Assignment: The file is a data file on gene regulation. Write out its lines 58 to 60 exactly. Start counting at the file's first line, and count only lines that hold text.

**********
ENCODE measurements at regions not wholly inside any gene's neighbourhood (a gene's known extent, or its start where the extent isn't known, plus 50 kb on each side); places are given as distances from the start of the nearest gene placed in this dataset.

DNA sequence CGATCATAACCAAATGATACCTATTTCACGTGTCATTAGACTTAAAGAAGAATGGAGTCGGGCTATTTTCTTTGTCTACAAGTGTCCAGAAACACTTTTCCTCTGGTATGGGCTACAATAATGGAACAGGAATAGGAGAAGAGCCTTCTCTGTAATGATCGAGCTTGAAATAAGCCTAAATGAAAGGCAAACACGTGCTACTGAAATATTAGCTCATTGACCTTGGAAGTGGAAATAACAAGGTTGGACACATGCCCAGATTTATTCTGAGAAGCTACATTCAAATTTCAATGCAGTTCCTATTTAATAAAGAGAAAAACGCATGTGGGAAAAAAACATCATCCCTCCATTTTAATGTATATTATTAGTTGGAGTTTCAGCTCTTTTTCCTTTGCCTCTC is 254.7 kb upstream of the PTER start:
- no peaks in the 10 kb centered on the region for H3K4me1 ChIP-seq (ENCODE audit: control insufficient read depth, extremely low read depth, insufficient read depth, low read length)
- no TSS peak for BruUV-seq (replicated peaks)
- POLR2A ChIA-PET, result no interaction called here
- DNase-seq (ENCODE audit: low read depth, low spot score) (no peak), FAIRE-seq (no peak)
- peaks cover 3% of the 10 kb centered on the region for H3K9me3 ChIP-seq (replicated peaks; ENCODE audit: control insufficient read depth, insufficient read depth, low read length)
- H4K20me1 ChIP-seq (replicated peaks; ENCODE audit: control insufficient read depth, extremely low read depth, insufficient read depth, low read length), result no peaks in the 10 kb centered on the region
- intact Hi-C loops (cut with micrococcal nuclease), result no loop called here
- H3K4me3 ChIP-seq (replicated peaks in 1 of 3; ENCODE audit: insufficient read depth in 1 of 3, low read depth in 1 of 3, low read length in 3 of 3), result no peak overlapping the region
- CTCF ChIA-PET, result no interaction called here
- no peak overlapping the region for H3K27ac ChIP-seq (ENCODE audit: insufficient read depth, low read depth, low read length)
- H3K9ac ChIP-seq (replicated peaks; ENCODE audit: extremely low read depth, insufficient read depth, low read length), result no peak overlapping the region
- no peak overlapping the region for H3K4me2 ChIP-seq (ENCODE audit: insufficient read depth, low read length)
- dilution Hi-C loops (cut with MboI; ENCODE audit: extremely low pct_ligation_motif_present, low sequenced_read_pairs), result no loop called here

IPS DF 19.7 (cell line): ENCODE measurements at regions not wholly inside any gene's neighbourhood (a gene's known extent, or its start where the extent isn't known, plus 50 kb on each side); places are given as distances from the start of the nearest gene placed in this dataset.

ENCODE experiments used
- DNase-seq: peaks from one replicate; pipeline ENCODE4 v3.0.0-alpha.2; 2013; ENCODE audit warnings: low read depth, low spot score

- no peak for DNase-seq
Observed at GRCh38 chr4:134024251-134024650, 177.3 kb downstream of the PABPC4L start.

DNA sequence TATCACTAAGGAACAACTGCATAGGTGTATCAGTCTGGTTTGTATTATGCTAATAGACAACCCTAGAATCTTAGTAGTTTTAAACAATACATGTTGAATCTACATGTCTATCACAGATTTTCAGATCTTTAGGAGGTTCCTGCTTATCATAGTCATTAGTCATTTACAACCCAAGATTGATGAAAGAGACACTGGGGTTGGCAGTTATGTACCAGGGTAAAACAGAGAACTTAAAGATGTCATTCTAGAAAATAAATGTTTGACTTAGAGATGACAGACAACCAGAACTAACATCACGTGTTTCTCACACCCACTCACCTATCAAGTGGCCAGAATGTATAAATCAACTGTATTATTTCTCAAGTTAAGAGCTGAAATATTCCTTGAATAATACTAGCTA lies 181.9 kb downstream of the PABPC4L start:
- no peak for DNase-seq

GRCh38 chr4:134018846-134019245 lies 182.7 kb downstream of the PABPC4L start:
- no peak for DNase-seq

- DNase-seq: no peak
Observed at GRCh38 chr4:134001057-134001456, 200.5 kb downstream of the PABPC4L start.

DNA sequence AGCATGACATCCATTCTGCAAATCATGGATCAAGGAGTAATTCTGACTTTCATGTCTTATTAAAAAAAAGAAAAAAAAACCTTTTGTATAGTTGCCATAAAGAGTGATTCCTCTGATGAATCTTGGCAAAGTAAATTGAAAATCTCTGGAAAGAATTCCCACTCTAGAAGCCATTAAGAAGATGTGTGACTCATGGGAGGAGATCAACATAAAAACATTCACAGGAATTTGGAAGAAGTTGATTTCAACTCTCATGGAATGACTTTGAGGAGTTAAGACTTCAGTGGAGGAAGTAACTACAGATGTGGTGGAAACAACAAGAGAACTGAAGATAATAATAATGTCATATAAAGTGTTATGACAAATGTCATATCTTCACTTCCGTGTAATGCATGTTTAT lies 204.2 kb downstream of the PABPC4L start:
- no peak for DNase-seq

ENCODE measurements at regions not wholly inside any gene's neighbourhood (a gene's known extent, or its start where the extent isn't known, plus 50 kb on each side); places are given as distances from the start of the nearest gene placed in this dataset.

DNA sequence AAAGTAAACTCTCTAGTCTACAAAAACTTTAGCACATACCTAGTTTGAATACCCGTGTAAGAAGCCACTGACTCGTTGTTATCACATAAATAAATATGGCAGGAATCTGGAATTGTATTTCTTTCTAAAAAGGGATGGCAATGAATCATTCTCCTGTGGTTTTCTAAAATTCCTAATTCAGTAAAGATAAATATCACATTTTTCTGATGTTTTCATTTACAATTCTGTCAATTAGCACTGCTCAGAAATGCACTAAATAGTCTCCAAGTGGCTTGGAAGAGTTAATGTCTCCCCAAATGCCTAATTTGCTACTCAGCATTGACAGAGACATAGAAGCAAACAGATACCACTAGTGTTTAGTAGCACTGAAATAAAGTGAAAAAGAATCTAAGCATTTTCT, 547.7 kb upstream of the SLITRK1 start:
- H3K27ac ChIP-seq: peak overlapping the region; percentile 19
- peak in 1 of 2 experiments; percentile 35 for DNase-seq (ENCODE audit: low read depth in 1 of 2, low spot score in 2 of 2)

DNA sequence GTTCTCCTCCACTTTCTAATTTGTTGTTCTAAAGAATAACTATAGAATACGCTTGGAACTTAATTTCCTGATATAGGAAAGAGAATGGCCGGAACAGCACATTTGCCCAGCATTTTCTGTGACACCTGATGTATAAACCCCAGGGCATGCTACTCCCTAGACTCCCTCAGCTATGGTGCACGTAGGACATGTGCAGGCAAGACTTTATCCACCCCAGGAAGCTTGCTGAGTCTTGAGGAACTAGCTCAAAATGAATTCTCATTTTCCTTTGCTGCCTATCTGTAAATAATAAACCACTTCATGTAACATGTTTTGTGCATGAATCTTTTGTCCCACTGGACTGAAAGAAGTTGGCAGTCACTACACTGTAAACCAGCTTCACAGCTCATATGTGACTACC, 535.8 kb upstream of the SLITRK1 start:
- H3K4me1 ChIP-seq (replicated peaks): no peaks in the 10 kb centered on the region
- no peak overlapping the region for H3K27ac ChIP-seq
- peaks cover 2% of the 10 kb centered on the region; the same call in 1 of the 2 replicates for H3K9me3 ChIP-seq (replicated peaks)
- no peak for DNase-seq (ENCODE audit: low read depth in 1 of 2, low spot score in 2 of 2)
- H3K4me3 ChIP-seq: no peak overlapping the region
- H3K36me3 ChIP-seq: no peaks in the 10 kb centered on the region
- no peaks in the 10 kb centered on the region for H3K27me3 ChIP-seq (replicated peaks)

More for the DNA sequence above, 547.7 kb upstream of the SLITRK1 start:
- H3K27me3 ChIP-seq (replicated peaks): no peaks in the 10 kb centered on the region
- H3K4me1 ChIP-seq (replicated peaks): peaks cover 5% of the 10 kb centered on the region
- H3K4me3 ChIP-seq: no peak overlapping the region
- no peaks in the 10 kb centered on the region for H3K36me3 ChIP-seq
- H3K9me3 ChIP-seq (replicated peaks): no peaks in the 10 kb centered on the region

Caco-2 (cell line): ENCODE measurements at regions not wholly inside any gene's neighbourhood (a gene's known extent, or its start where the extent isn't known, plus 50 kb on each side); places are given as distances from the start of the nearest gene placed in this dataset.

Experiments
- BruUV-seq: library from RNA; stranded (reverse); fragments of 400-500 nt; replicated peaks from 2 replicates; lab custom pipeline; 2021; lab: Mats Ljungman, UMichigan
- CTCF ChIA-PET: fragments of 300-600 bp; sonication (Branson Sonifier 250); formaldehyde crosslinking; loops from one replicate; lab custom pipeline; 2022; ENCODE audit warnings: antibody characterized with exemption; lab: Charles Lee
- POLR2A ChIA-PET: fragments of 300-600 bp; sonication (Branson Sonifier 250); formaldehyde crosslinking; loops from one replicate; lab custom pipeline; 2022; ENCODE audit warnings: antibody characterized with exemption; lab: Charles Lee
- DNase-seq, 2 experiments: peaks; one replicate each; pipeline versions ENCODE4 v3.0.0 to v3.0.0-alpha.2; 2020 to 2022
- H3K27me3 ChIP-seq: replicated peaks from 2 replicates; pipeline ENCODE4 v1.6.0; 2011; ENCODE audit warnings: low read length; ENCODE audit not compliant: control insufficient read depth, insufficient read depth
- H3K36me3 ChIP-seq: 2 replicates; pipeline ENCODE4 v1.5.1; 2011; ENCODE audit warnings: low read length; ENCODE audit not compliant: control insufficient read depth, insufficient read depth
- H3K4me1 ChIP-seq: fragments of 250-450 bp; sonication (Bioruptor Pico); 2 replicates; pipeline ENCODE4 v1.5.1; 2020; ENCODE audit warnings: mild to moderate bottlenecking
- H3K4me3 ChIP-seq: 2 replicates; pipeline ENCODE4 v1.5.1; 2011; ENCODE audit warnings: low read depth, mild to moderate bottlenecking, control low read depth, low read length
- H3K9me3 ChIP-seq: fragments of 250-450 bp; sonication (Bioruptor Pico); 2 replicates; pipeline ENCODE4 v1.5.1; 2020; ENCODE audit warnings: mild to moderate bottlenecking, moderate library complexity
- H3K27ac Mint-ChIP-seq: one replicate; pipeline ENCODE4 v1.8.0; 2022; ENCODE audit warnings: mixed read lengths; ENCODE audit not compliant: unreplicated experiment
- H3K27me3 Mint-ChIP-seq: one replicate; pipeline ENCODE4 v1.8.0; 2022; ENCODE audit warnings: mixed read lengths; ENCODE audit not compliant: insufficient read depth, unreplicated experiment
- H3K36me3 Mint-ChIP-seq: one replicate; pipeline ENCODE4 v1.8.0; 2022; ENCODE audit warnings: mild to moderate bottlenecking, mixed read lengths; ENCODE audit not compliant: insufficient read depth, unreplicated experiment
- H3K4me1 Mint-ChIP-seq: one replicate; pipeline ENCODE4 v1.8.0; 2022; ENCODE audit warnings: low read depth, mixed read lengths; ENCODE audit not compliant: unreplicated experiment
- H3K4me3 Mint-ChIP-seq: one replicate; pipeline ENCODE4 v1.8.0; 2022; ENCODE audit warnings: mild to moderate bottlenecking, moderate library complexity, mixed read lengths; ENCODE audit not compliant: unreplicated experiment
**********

- H3K27ac Mint-ChIP-seq: one replicate; pipeline ENCODE4 v1.8.0; 2022; ENCODE audit warnings: mixed read lengths; ENCODE audit not compliant: unreplicated experiment
- H3K27me3 Mint-ChIP-seq: one replicate; pipeline ENCODE4 v1.8.0; 2022; ENCODE audit warnings: mixed read lengths; ENCODE audit not compliant: insufficient read depth, unreplicated experiment
- H3K36me3 Mint-ChIP-seq: one replicate; pipeline ENCODE4 v1.8.0; 2022; ENCODE audit warnings: mild to moderate bottlenecking, mixed read lengths; ENCODE audit not compliant: insufficient read depth, unreplicated experiment